Building materials and their impacts on biodiversity A comparison of wood and concrete building frames
Examensarbete för masterexamen
Industrial ecology (MPTSE), MSc
Fransson Christiansson, Martin
The usage of biomaterials in society is increasing due to their environmental benefits and renewability. However, risks involved in using biomaterials include biodiversity loss, conflicts in land use, and carbon storage potential. There are numerous ways to assess the environmental impact of materials, one of which is life cycle assessment (LCA). Biodiversity is a very complex subject as it can be measured on different scales and aspects. Due to the complexity, biodiversity is not yet fully internalised in the LCA framework as no generally accepted method can cover all aspects of biodiversity. The purpose of this thesis was to assess the environmental impact of the building materials wood and concrete. To do this, the load bearing constructions of two buildings about to be built by Sveafastigheter was investigated using an LCA approach. The main focus of the assessment was to capture the biodiversity impact at species level by using different methods of impact assessment and comparing the results. Biodiversity loss is often caused by anthropogenic activities induced by underlying causes such as production and consumption patterns, population growth, trade, and technological innovation. IPBES have identified five direct drivers: land use change, climate change, pollution, exploitation of species, and invasive species. Three different methods of impact assessment were chosen due to their connection to the direct drivers behind biodiversity loss. ReCiPe was chosen due to the inclusion of midpoint impact categories covering climate change, pollution, and to some degree land use change. Two separate methods developed by Chaudhary and Brooks, and Kuipers et al., with each looking at land use were chosen since they each look at the impacts of land use more comprehensively than ReCiPe. Completely developed methods of impact assessment was not found for the inclusion of neither exploitation of species, nor invasive species. Results showed that when including climate change, pollution, and land use via ReCiPe, the concrete-framed building had a higher impact on species loss than the wood-framed building. However, the methods unanimously showed that the wood-framed building had a substantially larger impact due to land use change. Thus, a conclusion can be made that when measuring biodiversity loss due to the usage of different materials, there is a need to develop methods covering all aspects of biodiversity including all five drivers behind biodiversity loss as well as the impact on different levels of biodiversity.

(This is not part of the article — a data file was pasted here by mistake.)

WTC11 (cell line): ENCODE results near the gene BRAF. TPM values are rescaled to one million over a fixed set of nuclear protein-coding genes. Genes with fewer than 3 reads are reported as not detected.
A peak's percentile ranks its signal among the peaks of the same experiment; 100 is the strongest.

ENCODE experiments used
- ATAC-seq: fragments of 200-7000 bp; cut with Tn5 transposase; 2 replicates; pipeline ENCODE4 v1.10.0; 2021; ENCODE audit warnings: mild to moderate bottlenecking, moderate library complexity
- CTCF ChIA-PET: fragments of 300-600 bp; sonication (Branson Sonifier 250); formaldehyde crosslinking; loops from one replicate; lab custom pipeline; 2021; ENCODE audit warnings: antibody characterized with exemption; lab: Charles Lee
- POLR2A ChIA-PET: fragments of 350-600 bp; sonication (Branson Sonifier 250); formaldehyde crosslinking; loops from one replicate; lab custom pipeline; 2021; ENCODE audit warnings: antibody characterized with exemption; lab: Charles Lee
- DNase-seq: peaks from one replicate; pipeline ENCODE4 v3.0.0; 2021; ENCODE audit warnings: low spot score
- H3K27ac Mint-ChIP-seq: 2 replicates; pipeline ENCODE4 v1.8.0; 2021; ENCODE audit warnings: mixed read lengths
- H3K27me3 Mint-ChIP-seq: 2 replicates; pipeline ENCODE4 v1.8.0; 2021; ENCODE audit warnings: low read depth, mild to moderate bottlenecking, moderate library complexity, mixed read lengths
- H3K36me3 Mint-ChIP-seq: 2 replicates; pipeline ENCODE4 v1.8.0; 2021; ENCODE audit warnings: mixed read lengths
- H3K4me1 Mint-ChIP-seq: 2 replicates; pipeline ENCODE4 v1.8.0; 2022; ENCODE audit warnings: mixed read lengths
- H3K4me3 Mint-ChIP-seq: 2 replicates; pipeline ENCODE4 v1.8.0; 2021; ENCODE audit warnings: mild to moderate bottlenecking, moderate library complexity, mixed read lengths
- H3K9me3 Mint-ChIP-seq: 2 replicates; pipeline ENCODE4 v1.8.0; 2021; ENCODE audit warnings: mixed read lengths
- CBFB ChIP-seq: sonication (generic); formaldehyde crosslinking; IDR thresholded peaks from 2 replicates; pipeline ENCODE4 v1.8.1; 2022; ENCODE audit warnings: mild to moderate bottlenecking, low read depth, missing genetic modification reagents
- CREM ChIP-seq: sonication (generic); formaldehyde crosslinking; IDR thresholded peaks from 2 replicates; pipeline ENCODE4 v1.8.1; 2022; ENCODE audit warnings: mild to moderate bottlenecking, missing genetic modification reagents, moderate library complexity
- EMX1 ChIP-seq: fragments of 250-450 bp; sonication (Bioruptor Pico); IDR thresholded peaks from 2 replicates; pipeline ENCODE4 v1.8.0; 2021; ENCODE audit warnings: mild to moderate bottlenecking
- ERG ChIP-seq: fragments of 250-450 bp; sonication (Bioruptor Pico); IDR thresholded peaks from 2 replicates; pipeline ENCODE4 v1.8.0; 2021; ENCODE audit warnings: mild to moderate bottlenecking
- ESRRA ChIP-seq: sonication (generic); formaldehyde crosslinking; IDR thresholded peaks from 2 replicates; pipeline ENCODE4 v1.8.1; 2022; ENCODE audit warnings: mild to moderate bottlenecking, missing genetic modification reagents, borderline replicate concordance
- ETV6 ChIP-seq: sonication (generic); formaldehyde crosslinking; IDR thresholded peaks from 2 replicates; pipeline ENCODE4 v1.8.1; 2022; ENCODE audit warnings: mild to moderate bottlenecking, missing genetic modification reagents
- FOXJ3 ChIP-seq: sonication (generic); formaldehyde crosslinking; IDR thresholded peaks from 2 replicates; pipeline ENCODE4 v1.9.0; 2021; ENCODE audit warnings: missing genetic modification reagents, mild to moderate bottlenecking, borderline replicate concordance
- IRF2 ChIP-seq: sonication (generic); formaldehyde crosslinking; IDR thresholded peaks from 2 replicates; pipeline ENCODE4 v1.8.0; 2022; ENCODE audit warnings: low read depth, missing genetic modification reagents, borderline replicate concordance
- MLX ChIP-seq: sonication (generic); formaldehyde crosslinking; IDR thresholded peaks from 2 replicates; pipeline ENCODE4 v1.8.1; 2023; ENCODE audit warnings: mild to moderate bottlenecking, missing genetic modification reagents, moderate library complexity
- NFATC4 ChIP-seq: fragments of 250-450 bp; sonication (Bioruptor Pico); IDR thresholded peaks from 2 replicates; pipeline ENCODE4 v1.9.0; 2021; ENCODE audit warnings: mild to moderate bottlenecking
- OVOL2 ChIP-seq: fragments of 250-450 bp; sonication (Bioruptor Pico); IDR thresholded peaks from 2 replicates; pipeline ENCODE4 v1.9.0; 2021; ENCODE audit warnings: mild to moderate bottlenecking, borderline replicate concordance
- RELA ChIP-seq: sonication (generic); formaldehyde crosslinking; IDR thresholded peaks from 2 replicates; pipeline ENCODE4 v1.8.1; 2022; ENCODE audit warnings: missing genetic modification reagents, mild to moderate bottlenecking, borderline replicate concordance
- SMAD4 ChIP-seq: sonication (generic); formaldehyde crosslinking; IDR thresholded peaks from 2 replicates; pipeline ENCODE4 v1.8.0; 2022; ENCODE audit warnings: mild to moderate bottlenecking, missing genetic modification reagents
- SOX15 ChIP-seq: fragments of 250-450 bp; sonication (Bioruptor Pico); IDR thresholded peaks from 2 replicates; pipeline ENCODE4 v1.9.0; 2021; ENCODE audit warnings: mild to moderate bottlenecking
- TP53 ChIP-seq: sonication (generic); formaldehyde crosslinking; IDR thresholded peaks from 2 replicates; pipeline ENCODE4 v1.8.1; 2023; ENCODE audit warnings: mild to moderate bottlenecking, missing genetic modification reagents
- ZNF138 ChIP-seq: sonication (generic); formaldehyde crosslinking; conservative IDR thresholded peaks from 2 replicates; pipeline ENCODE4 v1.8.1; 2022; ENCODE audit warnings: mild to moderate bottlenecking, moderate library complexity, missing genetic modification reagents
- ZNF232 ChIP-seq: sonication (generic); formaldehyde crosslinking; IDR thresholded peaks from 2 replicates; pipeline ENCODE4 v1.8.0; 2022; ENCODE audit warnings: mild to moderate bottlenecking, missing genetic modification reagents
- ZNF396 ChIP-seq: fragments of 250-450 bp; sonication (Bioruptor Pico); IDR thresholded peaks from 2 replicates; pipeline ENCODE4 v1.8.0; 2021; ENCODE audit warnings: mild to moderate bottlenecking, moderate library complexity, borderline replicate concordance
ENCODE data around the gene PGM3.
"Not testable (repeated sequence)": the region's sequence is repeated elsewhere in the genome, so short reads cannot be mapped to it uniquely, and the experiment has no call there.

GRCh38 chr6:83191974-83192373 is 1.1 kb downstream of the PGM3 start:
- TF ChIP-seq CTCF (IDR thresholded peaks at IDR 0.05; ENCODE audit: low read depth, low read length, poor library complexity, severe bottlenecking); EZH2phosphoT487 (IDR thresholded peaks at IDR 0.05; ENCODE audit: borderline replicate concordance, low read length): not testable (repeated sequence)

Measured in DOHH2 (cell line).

Biodiversity , life cycle assessment , methods of impact assessment, , wood , concrete